A book that comes with a personal handwritten note by the author is almost always a pleasure to read and review. In the present case, luckily, the content greatly complements the author's note too. Because the book definitely made me happy.
Wading through the bottomless ocean of contemporary Indian writers churning out books revolving around common subjects like recession, life in engineering colleges, love affairs and separation, one fine day I came across an email offering me to read Sid Bahri's debut novel, The Homing Pigeons. I won't deny it came as a breath of fresh air, for the very fact that its story is not borrowed or tried and tested. The characters are greatly flawed, yet the reader can relate to their thoughts and situations as they brave the biggest lows and commit mistakes to emerge wiser (or not).
The book follows the lives of Aditya and Radhika, separately at the outset so one can establish any relationship between the two initially. Aditya, along with his family, is a childhood victim of the 1984 anti-Sikh riots. Radhika is torn, from her very early years between two sets of parents both of which fail to completely provide her with everything a child is entitled to in her growing up years. With time, it is revealed that they're best friends from high school, with hidden feelings for each other ever since then. And yet, they were never really together. Now Aditya is jobless and in an unhappy, love-less marriage, somehow battling out the recession, while Radhika is marrying off her young stepdaughter from her dead, rich husband. Both are at a stage in life they had never imagined they would land up in. And in all of this, they reminisce about the time that was, when they were in love and kept bumping into each other over the years.
Saying anything more would be a spoiler, so I shall refrain from giving out more. It would however suffice to say that the book is the right combination of emotion and a reality take on the imperfection that is life nowadays. Both the characters start out as any other youngsters with a decent upbringing and certain dreams and aspirations. However, life plays out its games in such a way as to give a totally different turn to each of their dreams and land them in a soup. But the soup brings them back together, so there, a happy ending is in tow. No one's complaining.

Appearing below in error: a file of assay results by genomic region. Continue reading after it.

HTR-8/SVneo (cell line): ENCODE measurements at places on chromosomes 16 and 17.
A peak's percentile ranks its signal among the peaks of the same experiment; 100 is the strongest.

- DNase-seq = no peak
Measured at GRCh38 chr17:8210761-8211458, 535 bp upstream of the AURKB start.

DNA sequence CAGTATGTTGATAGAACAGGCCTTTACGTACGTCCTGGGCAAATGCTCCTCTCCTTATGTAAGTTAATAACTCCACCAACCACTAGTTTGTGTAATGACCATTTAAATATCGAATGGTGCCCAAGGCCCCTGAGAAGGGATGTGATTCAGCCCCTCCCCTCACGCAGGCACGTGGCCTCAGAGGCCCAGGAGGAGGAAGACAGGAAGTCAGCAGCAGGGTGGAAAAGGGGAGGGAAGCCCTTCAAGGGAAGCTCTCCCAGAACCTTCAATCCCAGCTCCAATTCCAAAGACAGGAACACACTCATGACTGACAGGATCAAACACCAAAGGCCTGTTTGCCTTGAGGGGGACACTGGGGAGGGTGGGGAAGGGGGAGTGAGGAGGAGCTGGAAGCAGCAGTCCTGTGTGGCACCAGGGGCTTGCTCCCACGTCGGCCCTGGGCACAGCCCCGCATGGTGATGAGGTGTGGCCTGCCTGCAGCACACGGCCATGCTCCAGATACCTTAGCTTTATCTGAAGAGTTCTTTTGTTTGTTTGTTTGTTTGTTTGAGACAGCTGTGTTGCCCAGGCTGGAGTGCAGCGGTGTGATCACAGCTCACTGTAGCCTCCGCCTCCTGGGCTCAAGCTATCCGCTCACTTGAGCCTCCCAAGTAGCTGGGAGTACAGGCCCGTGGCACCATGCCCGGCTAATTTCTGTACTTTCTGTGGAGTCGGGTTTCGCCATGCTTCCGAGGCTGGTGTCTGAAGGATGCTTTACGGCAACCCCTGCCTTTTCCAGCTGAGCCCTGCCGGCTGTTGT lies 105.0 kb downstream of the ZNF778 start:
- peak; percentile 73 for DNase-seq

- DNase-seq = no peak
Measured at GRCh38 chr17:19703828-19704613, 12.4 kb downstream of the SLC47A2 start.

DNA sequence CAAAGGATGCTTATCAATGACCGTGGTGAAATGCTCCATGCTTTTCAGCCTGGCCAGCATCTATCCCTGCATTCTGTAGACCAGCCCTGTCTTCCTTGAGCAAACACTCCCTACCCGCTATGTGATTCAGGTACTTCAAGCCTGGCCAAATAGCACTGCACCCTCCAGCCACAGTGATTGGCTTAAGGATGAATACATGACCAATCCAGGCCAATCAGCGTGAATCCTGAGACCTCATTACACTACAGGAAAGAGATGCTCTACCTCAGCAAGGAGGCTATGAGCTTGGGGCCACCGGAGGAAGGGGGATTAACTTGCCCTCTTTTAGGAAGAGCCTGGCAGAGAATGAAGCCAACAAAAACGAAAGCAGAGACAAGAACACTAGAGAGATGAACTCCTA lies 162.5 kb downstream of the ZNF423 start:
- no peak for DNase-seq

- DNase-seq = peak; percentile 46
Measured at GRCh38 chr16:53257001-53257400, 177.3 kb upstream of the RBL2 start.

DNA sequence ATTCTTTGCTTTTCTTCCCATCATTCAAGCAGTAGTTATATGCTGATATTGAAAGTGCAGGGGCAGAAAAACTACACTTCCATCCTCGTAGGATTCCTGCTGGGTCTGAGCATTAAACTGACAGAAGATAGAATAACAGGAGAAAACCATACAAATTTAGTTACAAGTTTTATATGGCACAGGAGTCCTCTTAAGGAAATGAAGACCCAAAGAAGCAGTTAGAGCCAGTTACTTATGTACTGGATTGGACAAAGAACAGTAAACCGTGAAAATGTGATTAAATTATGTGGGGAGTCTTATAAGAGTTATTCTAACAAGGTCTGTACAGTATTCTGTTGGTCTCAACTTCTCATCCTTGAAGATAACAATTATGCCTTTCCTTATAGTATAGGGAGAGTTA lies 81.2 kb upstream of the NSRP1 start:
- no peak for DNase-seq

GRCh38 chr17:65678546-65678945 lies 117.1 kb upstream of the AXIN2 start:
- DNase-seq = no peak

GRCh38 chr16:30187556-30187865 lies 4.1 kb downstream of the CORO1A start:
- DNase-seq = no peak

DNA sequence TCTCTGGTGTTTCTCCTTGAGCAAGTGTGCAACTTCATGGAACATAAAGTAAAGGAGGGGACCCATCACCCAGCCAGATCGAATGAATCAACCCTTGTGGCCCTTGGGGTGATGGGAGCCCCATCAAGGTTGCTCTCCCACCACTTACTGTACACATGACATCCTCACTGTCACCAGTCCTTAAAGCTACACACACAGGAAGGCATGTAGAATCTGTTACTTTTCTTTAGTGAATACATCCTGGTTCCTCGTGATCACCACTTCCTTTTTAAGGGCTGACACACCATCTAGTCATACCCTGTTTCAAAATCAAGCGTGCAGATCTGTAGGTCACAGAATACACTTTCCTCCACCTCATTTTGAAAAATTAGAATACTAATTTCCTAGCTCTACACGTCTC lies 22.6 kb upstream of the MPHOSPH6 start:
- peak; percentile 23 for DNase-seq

The novel is very nicely written, with negligible grammatical errors (yeah, I do pay attention to those) and simple yet elegant language. I have always found the art of writing dialogue largely missing in contemporary Indian writers. Siddharth (or does he prefer Sid?) Bahri succeeds at it exceptionally, and thus gets extra brownie points from Yours Truly. The book is conveniently priced at 150 rupees and I'd say it is worthy of each penny. If that isn't convincing enough, I'd say buy it for the The Homing Pigeons Original Soundtrack CD that comes along with it. The songs have been created by Rishikesh - The Band, and have a beautiful feel to them. I especially loved the song 'Banjaara Dil Ka'. The songs are also available for free download here.
I would give the book 3.5 stars out of 5.